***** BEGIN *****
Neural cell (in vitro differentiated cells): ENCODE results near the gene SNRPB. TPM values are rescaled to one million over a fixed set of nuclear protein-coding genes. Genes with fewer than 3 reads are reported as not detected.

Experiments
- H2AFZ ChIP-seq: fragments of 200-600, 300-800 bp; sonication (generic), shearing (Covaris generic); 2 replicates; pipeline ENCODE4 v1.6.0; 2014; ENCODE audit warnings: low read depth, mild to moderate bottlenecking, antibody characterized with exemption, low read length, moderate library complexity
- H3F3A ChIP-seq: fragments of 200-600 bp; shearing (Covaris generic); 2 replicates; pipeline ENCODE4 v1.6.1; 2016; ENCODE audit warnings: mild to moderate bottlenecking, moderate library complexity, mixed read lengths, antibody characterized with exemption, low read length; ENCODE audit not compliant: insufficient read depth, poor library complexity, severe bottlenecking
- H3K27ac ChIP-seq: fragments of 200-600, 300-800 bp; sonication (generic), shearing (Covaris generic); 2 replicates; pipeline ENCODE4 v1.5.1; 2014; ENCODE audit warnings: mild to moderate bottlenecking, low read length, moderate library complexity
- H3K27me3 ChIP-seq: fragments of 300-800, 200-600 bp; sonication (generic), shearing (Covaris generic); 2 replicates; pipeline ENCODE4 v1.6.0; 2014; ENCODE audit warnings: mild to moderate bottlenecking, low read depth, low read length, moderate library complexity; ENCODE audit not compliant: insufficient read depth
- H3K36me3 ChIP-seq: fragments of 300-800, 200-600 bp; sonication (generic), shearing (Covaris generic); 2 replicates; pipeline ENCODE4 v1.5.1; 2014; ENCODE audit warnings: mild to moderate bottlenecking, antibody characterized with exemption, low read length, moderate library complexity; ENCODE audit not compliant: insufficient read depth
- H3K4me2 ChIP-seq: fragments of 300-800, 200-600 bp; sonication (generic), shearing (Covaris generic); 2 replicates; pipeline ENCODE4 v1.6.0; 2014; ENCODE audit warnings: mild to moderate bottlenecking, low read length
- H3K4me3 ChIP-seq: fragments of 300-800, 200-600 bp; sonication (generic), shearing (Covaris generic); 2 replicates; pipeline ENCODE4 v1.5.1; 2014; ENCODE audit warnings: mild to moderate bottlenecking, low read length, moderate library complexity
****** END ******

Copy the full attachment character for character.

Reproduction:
Neural cell (in vitro differentiated cells): ENCODE results near the gene SNRPB. TPM values are rescaled to one million over a fixed set of nuclear protein-coding genes. Genes with fewer than 3 reads are reported as not detected.

Experiments
- H2AFZ ChIP-seq: fragments of 200-600, 300-800 bp; sonication (generic), shearing (Covaris generic); 2 replicates; pipeline ENCODE4 v1.6.0; 2014; ENCODE audit warnings: low read depth, mild to moderate bottlenecking, antibody characterized with exemption, low read length, moderate library complexity
- H3F3A ChIP-seq: fragments of 200-600 bp; shearing (Covaris generic); 2 replicates; pipeline ENCODE4 v1.6.1; 2016; ENCODE audit warnings: mild to moderate bottlenecking, moderate library complexity, mixed read lengths, antibody characterized with exemption, low read length; ENCODE audit not compliant: insufficient read depth, poor library complexity, severe bottlenecking
- H3K27ac ChIP-seq: fragments of 200-600, 300-800 bp; sonication (generic), shearing (Covaris generic); 2 replicates; pipeline ENCODE4 v1.5.1; 2014; ENCODE audit warnings: mild to moderate bottlenecking, low read length, moderate library complexity
- H3K27me3 ChIP-seq: fragments of 300-800, 200-600 bp; sonication (generic), shearing (Covaris generic); 2 replicates; pipeline ENCODE4 v1.6.0; 2014; ENCODE audit warnings: mild to moderate bottlenecking, low read depth, low read length, moderate library complexity; ENCODE audit not compliant: insufficient read depth
- H3K36me3 ChIP-seq: fragments of 300-800, 200-600 bp; sonication (generic), shearing (Covaris generic); 2 replicates; pipeline ENCODE4 v1.5.1; 2014; ENCODE audit warnings: mild to moderate bottlenecking, antibody characterized with exemption, low read length, moderate library complexity; ENCODE audit not compliant: insufficient read depth
- H3K4me2 ChIP-seq: fragments of 300-800, 200-600 bp; sonication (generic), shearing (Covaris generic); 2 replicates; pipeline ENCODE4 v1.6.0; 2014; ENCODE audit warnings: mild to moderate bottlenecking, low read length
- H3K4me3 ChIP-seq: fragments of 300-800, 200-600 bp; sonication (generic), shearing (Covaris generic); 2 replicates; pipeline ENCODE4 v1.5.1; 2014; ENCODE audit warnings: mild to moderate bottlenecking, low read length, moderate library complexity